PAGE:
Illustration: Rebecca Zisser/Axios

Privacy policies have been the standard approach to online privacy for the entire existence of the commercial internet. Now key Democrats are souring on them.

Why it matters: Moving away from relying on the so-called "notice and consent" requirements would be a sea change for users and could put the United States at odds with Europe's sweeping privacy regulation.

How it works: Internet users experience "notice and consent" daily:

  • They sign up for a service and are presented with a privacy policy. That's the notice.
  • Then they offer their consent by clicking on "I agree," whether they've read the document or not.

Democrats say that system just isn't enough anymore.

  • House Energy and Commerce Chairman Rep. Frank Pallone (D-N.J.) said at a hearing last week that we "can no longer rely on a 'notice and consent' system built on such unrealistic and unfair foundations."
  • “We need to find solutions that take the burden off the consumer and put some responsibilities on those who want our data,” said Rep. Jan Schakowsky (D-Ill.), who chairs the consumer protection subcommittee of the panel.

Driving the news: Consumers don't read privacy policies before consenting to data collection — yet they're bringing more and more connected devices into their lives.

  • "Ten years from now, your toaster’s going to be connected to the internet. Your keys are going to be connected to the internet," said Sen. Brian Schatz (D-Hawaii) at the Commerce Committee hearing. The current system would then leave consumers with "hundreds of microdecisions every day that you’re supposed to achieve informed consent about," he said.
  • More than half of American adults usually or always agree to online privacy policies without reading them first, according to a recent Axios-SurveyMonkey poll.

While lawmakers are unlikely to abandon the notice and consent framework entirely, they're saying it needs to be bolstered by more explicit prescriptions for how services can collect, use and store consumer data.

  • They could lay out prohibitions in a new law, or give the Federal Trade Commission more authority to make rules and guide them in the direction of the type of conduct they wanted to prohibit.
  • Sen. Catherine Cortez Masto (D-Nev.) just introduced a bill requiring the FTC to approve regulations guaranteeing that "data collection, processing, storage, and disclosure practices may not be for purposes that result in discrimination" against an individual based on "race, sex, gender, sexual orientation, nationality, religious belief, or political affiliation."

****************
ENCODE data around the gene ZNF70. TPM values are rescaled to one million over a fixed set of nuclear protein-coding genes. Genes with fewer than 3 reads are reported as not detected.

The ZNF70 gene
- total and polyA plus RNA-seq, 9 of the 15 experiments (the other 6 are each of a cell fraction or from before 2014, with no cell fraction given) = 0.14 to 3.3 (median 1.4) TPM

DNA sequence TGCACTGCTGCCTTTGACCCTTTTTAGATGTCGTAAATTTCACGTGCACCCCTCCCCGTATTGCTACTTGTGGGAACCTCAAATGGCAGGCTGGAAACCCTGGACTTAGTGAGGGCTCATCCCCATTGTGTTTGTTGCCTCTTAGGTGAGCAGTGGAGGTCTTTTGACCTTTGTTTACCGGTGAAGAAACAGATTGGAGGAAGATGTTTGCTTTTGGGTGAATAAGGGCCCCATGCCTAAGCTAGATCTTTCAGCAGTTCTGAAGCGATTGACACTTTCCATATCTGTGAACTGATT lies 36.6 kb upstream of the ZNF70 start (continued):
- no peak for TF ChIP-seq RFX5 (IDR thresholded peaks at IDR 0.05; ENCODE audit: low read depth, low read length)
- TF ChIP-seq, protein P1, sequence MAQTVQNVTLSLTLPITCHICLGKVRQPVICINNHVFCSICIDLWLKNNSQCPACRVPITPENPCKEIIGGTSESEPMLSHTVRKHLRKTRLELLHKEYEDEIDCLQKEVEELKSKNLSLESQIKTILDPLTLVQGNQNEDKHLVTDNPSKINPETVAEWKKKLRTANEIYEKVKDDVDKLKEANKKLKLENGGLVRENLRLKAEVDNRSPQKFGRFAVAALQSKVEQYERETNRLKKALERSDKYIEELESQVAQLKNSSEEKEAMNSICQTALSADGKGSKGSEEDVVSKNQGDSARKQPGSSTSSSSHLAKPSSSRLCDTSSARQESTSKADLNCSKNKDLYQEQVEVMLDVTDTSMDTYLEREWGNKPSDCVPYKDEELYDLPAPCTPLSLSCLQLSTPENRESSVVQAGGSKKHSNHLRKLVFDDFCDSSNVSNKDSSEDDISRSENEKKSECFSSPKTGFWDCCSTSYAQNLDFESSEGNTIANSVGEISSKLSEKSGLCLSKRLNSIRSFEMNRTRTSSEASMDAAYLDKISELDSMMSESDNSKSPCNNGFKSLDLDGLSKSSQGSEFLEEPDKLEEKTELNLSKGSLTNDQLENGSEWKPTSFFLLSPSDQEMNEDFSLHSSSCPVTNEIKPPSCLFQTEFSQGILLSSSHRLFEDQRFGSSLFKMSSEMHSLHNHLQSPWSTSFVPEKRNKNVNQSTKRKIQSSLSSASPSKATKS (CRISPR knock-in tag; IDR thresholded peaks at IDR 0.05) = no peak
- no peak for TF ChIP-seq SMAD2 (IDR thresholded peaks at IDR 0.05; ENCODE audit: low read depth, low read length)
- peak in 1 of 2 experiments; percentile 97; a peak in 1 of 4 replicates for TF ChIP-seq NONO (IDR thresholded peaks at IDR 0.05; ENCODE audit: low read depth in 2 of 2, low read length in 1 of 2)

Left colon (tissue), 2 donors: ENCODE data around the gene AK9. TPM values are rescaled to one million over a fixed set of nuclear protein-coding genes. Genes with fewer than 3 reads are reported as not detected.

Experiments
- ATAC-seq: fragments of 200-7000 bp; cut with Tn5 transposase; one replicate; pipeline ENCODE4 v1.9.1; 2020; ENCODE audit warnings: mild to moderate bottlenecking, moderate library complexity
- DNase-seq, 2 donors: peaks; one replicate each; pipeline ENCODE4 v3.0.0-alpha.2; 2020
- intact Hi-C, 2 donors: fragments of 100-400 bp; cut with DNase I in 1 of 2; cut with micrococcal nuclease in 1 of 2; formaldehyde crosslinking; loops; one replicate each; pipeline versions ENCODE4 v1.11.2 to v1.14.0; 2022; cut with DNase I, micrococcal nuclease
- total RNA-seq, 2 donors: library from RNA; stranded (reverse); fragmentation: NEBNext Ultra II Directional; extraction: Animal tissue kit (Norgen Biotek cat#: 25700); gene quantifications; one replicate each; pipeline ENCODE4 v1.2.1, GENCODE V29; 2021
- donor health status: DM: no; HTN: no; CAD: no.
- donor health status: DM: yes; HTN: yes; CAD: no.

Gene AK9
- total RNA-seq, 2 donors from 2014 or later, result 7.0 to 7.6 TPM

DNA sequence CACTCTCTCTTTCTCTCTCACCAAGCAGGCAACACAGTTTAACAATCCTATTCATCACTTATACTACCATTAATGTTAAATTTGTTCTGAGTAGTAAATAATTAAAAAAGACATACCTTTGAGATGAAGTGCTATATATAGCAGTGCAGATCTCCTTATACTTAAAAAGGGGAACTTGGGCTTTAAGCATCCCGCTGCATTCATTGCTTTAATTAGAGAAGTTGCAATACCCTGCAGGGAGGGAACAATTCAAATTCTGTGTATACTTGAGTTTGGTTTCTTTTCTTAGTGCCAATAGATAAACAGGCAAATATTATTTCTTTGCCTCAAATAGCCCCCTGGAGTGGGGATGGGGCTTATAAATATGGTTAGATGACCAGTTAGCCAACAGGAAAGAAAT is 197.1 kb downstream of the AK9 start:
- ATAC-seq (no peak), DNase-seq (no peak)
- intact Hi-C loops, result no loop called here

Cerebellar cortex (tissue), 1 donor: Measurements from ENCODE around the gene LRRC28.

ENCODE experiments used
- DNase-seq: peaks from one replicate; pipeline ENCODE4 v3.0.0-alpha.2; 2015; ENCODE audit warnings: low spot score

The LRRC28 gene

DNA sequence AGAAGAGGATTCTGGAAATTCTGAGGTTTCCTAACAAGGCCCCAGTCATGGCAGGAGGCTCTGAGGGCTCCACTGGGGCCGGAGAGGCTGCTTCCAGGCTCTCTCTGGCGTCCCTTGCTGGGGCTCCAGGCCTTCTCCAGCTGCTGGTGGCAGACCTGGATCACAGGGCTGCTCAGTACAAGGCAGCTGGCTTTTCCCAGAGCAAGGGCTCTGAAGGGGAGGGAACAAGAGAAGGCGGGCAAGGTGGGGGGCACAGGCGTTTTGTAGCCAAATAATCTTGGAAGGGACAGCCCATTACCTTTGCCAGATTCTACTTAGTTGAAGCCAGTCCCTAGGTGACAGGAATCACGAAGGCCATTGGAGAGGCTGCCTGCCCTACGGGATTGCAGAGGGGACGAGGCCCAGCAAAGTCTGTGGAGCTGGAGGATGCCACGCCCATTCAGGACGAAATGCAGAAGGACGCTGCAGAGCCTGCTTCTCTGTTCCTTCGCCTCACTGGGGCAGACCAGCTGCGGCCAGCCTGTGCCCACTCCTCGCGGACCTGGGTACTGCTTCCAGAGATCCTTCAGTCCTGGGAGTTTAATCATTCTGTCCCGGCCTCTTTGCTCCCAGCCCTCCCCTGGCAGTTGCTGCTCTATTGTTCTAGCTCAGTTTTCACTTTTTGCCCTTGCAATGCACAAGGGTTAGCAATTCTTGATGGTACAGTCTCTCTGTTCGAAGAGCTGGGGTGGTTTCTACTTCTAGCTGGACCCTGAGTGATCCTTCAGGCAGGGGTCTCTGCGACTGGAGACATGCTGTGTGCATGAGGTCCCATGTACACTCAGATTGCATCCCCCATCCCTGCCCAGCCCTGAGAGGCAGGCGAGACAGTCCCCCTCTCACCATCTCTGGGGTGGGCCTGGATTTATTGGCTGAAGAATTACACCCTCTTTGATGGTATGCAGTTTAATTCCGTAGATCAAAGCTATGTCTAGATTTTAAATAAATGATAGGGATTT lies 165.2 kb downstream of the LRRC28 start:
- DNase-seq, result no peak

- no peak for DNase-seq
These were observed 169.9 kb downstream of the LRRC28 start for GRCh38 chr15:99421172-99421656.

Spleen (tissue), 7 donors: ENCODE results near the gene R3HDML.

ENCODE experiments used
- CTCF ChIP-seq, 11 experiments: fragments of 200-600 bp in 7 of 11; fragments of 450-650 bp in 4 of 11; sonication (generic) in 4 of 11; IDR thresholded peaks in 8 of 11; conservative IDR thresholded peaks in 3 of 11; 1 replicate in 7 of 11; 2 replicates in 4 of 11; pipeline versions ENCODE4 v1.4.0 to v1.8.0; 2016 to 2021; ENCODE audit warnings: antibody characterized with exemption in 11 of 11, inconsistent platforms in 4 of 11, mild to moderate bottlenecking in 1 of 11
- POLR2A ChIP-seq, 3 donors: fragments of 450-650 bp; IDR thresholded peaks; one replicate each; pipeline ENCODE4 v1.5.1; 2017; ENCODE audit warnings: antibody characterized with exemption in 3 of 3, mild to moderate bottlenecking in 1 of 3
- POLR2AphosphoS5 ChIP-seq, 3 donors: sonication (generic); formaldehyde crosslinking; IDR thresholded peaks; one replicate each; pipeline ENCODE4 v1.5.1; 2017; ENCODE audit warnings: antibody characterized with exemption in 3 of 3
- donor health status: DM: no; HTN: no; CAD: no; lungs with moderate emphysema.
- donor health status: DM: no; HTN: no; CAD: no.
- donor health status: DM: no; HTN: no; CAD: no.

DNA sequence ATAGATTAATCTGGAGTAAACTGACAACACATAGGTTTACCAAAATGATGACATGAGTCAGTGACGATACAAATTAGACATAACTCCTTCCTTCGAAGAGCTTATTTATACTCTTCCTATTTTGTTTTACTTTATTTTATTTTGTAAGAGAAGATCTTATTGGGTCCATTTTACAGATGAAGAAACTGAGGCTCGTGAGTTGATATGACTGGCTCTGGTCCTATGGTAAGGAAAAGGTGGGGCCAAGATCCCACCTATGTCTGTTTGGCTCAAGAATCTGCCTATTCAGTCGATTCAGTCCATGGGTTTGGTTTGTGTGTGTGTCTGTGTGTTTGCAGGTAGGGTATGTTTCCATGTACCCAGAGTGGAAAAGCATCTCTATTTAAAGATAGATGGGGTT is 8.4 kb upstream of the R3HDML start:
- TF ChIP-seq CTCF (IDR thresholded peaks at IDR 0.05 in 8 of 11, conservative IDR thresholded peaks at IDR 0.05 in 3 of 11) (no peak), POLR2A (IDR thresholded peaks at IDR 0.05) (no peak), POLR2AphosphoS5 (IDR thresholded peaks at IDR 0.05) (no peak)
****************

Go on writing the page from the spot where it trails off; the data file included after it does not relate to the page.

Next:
• Schatz has also proposed a bill that would put new, broad obligations on companies to safely use consumer data, arguing that the current regime doesn't do enough to police the way companies use the data once they've received the consent to collect it.

Yes, but: Some conservatives say lawmakers shouldn't be too prescriptive in regulating privacy, or give regulators new broad authority to make their own rules.

  • Europe is also heavily invested in the notice and consent approach, which forms the backbone of the General Data Protection Regulation that went into effect last year and has become the de facto global standard.

What they're saying: "The apparent congressional shift away from notice and consent is important," said Paul Gallant, an analyst at Cowen Washington Research Group who noted the trend in a note last week. "Replacing that with categories of data practices that are simply off limits for companies could be a major change."

Go deeper

Updated 59 mins ago - Politics & Policy

Primary races to watch in Arizona, Kansas, Michigan, Missouri, Washington

Photo: Michael B. Thomas/Getty Images

Primary elections on Tuesday in fives states see crowded fields of both Republicans and Democrats hoping to make the ballot in 2020.

What to watch: Rep. Rashida Tlaib (D-Mich.) is "fighting for her political life" in a tight primary race against Detroit City Council President Brenda Jones, who Tlaib beat by 900 votes in 2018, The New York Times writes. Senate Republicans are also watching the primary race in Kansas to see who could replace retiring Republican Sen. Pat Roberts.

Updated 2 hours ago - Politics & Policy

Coronavirus dashboard

Illustration: Sarah Grillo/Axios

  1. Global: Total confirmed cases as of 8:30 p.m. ET: 18,448,084 — Total deaths: 698,023 — Total recoveries — 11,048,174Map.
  2. U.S.: Total confirmed cases as of 8:30 p.m. ET: 4,765,170 — Total deaths: 156,668 — Total recoveries: 1,528,979 — Total tests: 57,543,852Map.
  3. States: New York City health commissioner resigns in protest of De Blasio's coronavirus response — Local governments go to war over schools.
  4. Public health: 59% of Americans support nationwide 2-week stay-at-home order in NPR poll.
  5. Politics: Trump's national security adviser returns to work after coronavirus recovery Republicans push to expand small business loan program.
  6. Sports: Indy 500 to be held without fansRafael Nadal opts out of U.S. Open.
Updated 4 hours ago - World

At least 50 killed, 3,000 injured after massive explosion rocks Beirut

Photo: Anwar Amro/AFP via Getty Images

A major explosion has slammed central Beirut, Lebanon, damaging buildings as far as several miles away and injuring scores of people.

Driving the news: Lebanon's health minister said in televised remarks that more than 50 people have been killed and over 3,000 injured. Prime Minister Hassan Diab said the explosions occurred at a warehouse that had been storing 2,750 tons of ammonium nitrate for the past six years, per NBC.